[Source: Washington Post]

UI7r4edIf you’re looking for a story that will make you feel good about humanity, this probably isn’t it. However, it might give us a little bit of hope that some of the less desirable members of it might get what’s coming to them. People seem to have an obsession with eating/wearing/subduing animals that can lead to the decimations of entire species. Even if you are not a member of PETA and can’t resist a good hamburger, reasonable limits to these practices are extremely important to maintaining animal populations and preventing endangerment or extinction.

One such problem exists in relation to the illegal collection of turtle eggs being removed from the coasts of North and Central America. Poachers steal the eggs, sometimes while the turtle is laying them, and sell them to be eaten. While turtles such as the Loggerhead and the Olive Ridley sea turtle lay large numbers of eggs at a time, they do so only once a year and many of the young that hatch from the eggs do not survive to adulthood. In addition, the clutches are completely defenseless and already subject to attacks by other natural predators. All in all this means that every egg counts when helping to maintain threatened species’ populations.

imrs

[Image: Dave Bothman/Paso Pacífico]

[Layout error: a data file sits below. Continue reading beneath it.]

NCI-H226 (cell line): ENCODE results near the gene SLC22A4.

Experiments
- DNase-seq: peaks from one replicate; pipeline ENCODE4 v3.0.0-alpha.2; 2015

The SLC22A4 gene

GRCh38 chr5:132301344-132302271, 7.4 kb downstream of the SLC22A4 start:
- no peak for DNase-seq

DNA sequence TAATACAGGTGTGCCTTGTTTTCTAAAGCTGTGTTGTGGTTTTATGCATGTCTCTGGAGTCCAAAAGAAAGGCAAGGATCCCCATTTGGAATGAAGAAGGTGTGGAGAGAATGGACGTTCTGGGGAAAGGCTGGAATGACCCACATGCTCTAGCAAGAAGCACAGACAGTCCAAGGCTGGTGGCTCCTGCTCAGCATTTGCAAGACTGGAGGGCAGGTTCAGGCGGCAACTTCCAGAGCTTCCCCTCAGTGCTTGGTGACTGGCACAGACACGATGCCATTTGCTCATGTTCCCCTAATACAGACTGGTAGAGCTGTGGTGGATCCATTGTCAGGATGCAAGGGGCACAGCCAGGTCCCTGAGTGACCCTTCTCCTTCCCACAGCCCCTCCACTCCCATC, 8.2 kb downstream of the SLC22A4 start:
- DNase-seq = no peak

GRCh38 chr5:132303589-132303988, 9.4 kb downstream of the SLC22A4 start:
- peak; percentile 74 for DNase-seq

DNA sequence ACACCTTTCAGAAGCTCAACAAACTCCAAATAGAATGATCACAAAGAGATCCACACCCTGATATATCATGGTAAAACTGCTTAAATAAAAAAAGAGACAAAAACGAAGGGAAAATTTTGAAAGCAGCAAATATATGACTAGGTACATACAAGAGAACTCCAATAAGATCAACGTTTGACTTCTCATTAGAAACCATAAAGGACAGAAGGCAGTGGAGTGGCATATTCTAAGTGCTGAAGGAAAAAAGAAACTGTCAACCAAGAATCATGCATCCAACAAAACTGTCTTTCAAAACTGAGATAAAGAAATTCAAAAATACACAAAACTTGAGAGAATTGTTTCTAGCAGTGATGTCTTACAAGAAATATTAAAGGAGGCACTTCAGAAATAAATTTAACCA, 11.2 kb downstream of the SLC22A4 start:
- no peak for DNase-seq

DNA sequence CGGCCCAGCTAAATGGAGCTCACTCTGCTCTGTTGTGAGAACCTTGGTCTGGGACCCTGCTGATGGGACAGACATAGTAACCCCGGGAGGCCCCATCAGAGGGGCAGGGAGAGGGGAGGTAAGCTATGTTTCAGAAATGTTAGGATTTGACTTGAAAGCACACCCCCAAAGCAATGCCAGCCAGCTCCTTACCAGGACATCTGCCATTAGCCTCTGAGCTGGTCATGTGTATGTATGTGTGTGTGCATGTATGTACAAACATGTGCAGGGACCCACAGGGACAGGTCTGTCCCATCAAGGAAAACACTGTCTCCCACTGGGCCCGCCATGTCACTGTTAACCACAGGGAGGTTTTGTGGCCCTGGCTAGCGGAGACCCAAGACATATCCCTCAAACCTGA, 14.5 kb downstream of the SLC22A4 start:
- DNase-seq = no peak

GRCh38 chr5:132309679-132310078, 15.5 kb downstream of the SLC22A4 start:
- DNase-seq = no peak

In an effort to better understand the demand for these eggs, a California conservation group named Paso Pacífico has created a series of faux-eggs using a 3D printer. These decoys have GPS tracking devices inside them, rather than a future baby turtle, and the organization hopes that they will be able to determine who the buyers of these eggs are. The poachers themselves have often been the target of egg protection policy, but in order to address the problem, the root of the demand needs to also be extirpated.

4256110d-53ff-43af-b856-a99a743a044eThere have been concerted efforts to inhibit poaching activities. A California couple that was caught smuggling nearly a thousand Olive Ridley sea turtle eggs across the border from Mexico was sentenced to spend six months in jail and a Georgia man who was a repeat offender ended up with 21 months to serve in jail as a result of stealing Loggerhead turtle eggs. One of the impacts of these protective measures has been a rise in the number of nesting turtles. Unfortunately, this has also meant there are more nests to protect and larger hauls of eggs to poach attracts more attention.

“We want to sneak them into nests that are most vulnerable to poaching. It would be really easy for them to grab one of those eggs and not even notice it,” explained Kim Williams-Guillén, director of conservation science at Paso Pacífico.

“We’re not planning on collecting data in real time, unless that’s something that they express real interest in. It’s certainly a possibility,” she continued, noting that the goal is “being able to determine the players with money who are really driving the trade. Being able to remove even a couple of them could have a huge effect.”

In the same way that a few individual poachers can do a significant amount of damage, Paso Pacífico hopes that the information collected from the decoy eggs could lead to the removal of some of the big players in the illegal turtle egg trade. Even if not completely extinguished, the exponential nature of the impacts could be mitigated if a few of the big players were eliminated. Let’s discuss further in the 3D Printed Turtle Eggs forum over at 3DPB.com.

[Source: Washington Post]